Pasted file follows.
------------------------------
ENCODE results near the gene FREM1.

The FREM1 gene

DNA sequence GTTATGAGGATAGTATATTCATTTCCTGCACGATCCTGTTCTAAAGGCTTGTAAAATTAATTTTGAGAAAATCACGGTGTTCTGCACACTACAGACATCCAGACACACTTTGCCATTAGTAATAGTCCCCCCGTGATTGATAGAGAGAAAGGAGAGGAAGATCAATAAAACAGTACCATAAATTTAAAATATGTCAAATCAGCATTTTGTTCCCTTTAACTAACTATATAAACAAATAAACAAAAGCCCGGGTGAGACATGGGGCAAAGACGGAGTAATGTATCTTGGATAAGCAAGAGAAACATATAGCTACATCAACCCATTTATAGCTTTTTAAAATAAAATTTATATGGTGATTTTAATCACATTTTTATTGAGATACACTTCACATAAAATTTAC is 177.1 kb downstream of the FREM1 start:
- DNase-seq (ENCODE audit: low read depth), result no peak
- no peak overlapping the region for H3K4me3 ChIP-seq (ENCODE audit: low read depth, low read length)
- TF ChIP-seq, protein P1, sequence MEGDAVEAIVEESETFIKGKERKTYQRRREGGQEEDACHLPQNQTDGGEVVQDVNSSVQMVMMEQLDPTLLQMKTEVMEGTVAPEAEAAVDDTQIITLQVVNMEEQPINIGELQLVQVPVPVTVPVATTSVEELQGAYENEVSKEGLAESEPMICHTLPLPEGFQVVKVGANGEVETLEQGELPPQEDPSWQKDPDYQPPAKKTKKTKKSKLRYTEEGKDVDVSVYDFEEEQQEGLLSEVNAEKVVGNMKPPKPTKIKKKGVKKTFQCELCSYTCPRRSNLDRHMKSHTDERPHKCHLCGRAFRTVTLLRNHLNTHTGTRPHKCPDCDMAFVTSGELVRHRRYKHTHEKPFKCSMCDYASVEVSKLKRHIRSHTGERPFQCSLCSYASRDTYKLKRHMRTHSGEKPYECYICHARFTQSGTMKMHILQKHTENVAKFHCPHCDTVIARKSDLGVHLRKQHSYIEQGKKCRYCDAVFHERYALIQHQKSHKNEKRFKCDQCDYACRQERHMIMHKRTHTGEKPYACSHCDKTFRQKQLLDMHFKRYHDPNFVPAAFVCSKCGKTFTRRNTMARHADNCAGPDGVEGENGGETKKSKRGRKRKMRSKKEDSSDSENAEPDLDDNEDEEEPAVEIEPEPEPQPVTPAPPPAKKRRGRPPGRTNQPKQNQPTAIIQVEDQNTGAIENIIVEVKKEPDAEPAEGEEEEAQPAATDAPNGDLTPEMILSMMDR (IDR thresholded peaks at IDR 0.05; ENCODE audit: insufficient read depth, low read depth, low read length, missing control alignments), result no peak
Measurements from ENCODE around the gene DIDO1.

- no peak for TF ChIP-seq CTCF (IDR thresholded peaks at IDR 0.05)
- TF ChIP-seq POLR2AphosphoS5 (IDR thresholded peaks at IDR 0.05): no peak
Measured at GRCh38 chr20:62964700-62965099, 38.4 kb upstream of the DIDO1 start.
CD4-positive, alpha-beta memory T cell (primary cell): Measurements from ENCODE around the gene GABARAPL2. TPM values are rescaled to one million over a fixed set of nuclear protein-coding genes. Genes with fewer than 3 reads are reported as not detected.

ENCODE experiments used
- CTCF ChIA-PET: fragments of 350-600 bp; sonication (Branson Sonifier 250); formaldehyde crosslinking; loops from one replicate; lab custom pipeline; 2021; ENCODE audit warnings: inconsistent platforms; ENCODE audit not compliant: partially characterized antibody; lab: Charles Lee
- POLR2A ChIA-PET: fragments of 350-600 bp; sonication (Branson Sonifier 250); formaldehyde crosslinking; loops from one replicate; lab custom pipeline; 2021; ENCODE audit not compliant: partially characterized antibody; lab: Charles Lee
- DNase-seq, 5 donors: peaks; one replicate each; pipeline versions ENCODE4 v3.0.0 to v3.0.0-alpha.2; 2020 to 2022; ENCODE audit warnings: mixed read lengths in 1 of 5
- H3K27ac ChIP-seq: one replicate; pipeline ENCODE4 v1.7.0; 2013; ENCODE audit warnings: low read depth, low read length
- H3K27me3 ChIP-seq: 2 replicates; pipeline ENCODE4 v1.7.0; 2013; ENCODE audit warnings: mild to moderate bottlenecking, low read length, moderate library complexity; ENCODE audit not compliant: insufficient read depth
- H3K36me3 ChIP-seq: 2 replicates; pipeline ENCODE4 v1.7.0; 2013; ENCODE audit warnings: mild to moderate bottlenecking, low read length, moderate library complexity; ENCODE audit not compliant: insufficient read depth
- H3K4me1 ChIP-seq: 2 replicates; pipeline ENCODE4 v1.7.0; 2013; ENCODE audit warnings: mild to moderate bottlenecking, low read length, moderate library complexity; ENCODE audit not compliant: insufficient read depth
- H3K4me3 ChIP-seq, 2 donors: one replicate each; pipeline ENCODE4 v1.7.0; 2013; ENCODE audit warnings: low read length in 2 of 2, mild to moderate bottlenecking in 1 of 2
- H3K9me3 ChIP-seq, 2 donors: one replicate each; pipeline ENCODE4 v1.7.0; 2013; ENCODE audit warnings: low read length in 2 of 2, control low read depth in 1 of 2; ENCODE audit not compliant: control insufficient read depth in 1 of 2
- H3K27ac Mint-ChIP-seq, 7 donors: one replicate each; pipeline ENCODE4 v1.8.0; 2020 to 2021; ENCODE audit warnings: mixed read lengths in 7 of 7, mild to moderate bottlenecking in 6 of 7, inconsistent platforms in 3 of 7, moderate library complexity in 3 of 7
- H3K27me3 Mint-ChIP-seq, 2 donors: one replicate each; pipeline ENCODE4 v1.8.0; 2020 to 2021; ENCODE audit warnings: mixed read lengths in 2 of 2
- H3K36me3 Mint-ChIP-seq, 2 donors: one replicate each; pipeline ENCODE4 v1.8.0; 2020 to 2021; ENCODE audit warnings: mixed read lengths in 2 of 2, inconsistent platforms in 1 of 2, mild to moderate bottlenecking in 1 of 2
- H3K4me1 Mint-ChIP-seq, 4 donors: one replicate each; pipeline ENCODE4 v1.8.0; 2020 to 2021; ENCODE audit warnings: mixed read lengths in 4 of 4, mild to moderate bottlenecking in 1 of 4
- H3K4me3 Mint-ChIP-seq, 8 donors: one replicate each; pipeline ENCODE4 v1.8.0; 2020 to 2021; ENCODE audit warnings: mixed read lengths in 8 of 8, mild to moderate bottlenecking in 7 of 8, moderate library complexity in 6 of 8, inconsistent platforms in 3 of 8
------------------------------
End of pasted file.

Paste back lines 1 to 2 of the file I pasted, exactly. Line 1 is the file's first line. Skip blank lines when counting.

ENCODE results near the gene FREM1.

The FREM1 gene